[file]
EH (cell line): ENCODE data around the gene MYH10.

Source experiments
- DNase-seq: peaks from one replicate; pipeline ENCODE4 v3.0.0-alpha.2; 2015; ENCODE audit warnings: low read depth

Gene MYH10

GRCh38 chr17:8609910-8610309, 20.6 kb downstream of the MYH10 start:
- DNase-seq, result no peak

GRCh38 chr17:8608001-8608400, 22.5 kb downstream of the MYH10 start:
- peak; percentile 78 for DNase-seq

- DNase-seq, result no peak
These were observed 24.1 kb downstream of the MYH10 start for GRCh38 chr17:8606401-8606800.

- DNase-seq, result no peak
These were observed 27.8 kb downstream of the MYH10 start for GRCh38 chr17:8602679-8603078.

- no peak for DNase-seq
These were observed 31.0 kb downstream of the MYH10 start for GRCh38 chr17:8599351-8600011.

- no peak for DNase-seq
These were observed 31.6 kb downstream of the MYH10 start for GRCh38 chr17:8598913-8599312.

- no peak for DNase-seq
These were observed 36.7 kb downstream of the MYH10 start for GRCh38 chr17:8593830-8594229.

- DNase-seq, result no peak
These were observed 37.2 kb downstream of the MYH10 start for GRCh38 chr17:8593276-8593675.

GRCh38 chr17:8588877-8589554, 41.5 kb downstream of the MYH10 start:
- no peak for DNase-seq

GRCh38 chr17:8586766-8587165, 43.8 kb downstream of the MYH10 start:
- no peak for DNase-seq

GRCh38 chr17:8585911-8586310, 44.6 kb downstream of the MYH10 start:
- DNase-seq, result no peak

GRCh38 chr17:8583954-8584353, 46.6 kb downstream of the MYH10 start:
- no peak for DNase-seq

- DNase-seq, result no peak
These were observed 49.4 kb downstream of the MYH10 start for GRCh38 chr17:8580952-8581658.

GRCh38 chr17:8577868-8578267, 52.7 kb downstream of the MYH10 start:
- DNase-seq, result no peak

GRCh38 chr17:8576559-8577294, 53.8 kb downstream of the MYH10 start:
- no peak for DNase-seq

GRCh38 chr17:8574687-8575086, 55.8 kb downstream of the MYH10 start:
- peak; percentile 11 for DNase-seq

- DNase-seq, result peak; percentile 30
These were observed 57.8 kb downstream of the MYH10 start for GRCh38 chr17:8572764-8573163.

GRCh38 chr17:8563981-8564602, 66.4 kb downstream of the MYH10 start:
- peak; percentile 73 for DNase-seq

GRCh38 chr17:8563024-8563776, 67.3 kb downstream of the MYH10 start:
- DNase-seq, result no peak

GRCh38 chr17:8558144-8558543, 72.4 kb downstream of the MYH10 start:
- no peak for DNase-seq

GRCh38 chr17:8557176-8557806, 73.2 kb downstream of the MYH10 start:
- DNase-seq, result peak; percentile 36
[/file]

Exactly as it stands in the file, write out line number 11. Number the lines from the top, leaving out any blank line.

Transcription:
- DNase-seq, result no peak